Fun with Fish!
Rationale: It is important for children to understand digraphs, which are groups of two successive letters whose phonemic value is a single sound.  This lesson is intended to help students recognize the phoneme and digraph /sh/ in spoken words by learning a meaningful representation and a letter symbol, and then practicing finding /sh/ in words.  They will also be able to read and spell words (using a letterbox lesson) that contain the phoneme /sh/.

Materials: multiple copies of The Rainbow Fish by Marcus Pfister North-South Books 1992, one picture page drawn by teacher for each child (fish, shoe, desk, chair, shirt, book), Letterboxes and letters (sh,o,t,u,r,d,i,p,f,c,r,a) for each individual child, chalk and chalkboard for teacher

Procedures:
1. First, review the letters s and h, and then introduce to the children to the digraph sh.  Demonstrate the sound that the phoneme /sh/ makes.  /Sh/ is what your teacher says when it is time to be quiet, like ãShhh, class itâs nap time.ä  Everyone make the /sh/ sound together.  /Shhhhh/, very good.  Who can tell me where your teeth are when you make the sound /sh/?  Good, your teeth are together and you let the air leak out of your mouth.
2. Now I am going to say a sentence with the sound /sh/ in it more than once. ãShelly shouts every time Shawn makes a shotä (repeat).  Now letâs all say it together. (repeat)  This time I am going to say it and stretch out the sound /sh/.  Ssshhhelly ssshhhouts every time Sssshhhawn makes a ssshhhot.  How many times did you hear the sound /sh/?  Four times, good job.
3. ãNow letâs practice recognizing the sound /sh/ in a word game.  I am going to tell you two words and I want you to raise your hand when you hear the word that has the /sh/ sound in it.ä  ãDo you hear /sh/ in pants or shirt?  Sock or shoe?  Fish or net?  Shot or play?  Good!
4. ãLetâs get out our letters and letterboxes and practice spelling some words that have the sound /sh/ in them.  Iâll demonstrate first using 3 boxes I am going to spell shot, each box has a different phoneme or mouth move in it.  ssshhh oooo ttttt, so in the first box we put sh then in the next box we put /o/ and in the last one we put t.  Now spell dish, ship, fish, and shut using 3 boxes.  Now, use 4 boxes and spell crash and shirt.  Great job!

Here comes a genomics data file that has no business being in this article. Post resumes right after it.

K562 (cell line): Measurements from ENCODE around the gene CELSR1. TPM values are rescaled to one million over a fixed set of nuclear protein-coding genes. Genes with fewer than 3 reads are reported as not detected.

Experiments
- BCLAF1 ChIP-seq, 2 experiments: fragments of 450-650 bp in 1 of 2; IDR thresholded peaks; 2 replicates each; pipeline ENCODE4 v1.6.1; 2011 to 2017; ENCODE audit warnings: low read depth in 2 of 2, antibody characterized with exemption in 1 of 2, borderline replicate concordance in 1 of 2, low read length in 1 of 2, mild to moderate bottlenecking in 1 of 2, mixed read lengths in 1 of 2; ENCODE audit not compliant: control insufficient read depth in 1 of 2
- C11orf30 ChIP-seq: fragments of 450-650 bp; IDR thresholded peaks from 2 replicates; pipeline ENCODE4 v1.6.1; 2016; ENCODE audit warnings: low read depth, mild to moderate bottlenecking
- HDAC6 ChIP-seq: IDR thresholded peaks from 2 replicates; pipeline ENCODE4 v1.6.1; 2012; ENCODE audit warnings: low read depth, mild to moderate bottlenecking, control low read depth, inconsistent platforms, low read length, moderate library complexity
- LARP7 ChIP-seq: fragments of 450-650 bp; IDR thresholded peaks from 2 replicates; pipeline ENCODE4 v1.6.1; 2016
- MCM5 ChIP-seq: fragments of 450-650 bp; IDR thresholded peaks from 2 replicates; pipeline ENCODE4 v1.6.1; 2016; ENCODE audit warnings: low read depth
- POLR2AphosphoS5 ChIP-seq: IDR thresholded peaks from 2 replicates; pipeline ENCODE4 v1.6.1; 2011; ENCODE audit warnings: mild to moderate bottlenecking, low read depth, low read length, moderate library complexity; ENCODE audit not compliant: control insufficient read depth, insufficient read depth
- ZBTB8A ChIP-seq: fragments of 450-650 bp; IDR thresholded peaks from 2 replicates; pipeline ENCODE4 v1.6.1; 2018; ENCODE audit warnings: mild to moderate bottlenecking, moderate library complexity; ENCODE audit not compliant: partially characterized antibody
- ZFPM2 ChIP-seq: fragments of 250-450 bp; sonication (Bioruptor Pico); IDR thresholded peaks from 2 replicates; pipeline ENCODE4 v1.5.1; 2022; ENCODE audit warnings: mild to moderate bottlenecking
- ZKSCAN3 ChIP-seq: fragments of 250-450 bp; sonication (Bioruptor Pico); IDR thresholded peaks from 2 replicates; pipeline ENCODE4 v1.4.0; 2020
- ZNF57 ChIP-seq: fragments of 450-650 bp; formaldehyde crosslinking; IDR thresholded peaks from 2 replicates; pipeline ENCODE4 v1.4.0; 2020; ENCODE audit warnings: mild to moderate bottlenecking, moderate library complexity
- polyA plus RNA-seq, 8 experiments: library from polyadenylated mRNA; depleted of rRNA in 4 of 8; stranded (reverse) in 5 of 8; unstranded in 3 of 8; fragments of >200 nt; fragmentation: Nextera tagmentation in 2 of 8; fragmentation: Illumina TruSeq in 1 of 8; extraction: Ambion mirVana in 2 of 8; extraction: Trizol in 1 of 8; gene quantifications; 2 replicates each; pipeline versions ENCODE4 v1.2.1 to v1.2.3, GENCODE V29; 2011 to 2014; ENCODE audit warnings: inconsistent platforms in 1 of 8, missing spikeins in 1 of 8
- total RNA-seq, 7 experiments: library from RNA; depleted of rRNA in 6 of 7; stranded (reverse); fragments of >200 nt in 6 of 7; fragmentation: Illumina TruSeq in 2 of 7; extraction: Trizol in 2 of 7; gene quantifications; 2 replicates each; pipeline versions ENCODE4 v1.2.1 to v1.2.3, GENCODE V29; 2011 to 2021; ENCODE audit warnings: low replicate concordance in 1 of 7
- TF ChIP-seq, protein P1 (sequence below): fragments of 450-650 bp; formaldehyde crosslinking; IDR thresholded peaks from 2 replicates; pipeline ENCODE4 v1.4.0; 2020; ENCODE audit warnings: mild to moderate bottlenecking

5. Write the words on the board and have the students read them out loud.
6. ãWe have just spelled some words that have the sound /sh/ in them.  Now we are going to read a book called The Rainbow Fish.  This book is about a fish that is asked to share his most precious possessions with all of the other fish, letâs see what he does.  While we read look for words that have the /sh/ sound in them.ä  Have multiple copies so that the students can read the book in pairs (buddy reading) and help one another if they have a problem.
7. Assessment:  Use picture page and tell children to write the name of each object on the line underneath, and then circle the ones that have the /sh/ sound in them (fish, shoe, desk, chair, book.)  Then have children read a decodable book individually for the teacher.

References:
www.auburn.edu/rdggenie/insights.html
Murray, B.A. & Lesniak, T (1999) The Letterbox Lesson: A hands-on approach to teaching decoding.  The Reading Teacher, 43, 282-295.
Pfister, Marcus. (19920 The Rainbow Fish.  North-South Books, New York.